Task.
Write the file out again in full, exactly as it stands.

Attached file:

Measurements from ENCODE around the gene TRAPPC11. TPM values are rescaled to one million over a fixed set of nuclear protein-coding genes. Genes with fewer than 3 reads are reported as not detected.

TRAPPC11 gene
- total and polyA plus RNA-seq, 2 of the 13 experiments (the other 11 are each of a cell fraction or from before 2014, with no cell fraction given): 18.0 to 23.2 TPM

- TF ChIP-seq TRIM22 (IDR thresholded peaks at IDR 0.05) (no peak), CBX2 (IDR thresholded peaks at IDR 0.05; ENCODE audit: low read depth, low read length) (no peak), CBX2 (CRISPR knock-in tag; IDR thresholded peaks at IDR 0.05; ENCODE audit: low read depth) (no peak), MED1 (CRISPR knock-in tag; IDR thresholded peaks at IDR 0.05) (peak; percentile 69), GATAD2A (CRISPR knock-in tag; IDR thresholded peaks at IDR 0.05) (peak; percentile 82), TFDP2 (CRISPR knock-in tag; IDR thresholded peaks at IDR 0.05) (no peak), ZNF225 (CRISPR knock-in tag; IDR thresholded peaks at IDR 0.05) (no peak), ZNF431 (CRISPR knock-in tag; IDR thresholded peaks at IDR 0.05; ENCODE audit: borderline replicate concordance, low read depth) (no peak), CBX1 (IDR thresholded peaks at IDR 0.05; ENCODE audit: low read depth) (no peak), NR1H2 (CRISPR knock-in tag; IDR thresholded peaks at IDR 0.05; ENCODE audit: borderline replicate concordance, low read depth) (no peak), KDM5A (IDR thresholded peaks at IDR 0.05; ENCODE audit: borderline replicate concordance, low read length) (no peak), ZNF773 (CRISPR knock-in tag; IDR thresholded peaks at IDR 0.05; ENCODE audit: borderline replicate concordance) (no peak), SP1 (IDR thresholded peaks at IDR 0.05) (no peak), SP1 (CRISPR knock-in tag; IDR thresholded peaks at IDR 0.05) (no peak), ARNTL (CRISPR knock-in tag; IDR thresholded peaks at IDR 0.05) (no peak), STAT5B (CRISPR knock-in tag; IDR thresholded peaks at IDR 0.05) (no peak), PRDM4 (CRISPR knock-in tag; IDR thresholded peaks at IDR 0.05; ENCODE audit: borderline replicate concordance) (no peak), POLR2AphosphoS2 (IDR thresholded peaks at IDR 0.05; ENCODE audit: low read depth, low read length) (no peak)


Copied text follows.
Measurements from ENCODE around the gene TRAPPC11. TPM values are rescaled to one million over a fixed set of nuclear protein-coding genes. Genes with fewer than 3 reads are reported as not detected.

TRAPPC11 gene
- total and polyA plus RNA-seq, 2 of the 13 experiments (the other 11 are each of a cell fraction or from before 2014, with no cell fraction given): 18.0 to 23.2 TPM

- TF ChIP-seq TRIM22 (IDR thresholded peaks at IDR 0.05) (no peak), CBX2 (IDR thresholded peaks at IDR 0.05; ENCODE audit: low read depth, low read length) (no peak), CBX2 (CRISPR knock-in tag; IDR thresholded peaks at IDR 0.05; ENCODE audit: low read depth) (no peak), MED1 (CRISPR knock-in tag; IDR thresholded peaks at IDR 0.05) (peak; percentile 69), GATAD2A (CRISPR knock-in tag; IDR thresholded peaks at IDR 0.05) (peak; percentile 82), TFDP2 (CRISPR knock-in tag; IDR thresholded peaks at IDR 0.05) (no peak), ZNF225 (CRISPR knock-in tag; IDR thresholded peaks at IDR 0.05) (no peak), ZNF431 (CRISPR knock-in tag; IDR thresholded peaks at IDR 0.05; ENCODE audit: borderline replicate concordance, low read depth) (no peak), CBX1 (IDR thresholded peaks at IDR 0.05; ENCODE audit: low read depth) (no peak), NR1H2 (CRISPR knock-in tag; IDR thresholded peaks at IDR 0.05; ENCODE audit: borderline replicate concordance, low read depth) (no peak), KDM5A (IDR thresholded peaks at IDR 0.05; ENCODE audit: borderline replicate concordance, low read length) (no peak), ZNF773 (CRISPR knock-in tag; IDR thresholded peaks at IDR 0.05; ENCODE audit: borderline replicate concordance) (no peak), SP1 (IDR thresholded peaks at IDR 0.05) (no peak), SP1 (CRISPR knock-in tag; IDR thresholded peaks at IDR 0.05) (no peak), ARNTL (CRISPR knock-in tag; IDR thresholded peaks at IDR 0.05) (no peak), STAT5B (CRISPR knock-in tag; IDR thresholded peaks at IDR 0.05) (no peak), PRDM4 (CRISPR knock-in tag; IDR thresholded peaks at IDR 0.05; ENCODE audit: borderline replicate concordance) (no peak), POLR2AphosphoS2 (IDR thresholded peaks at IDR 0.05; ENCODE audit: low read depth, low read length) (no peak)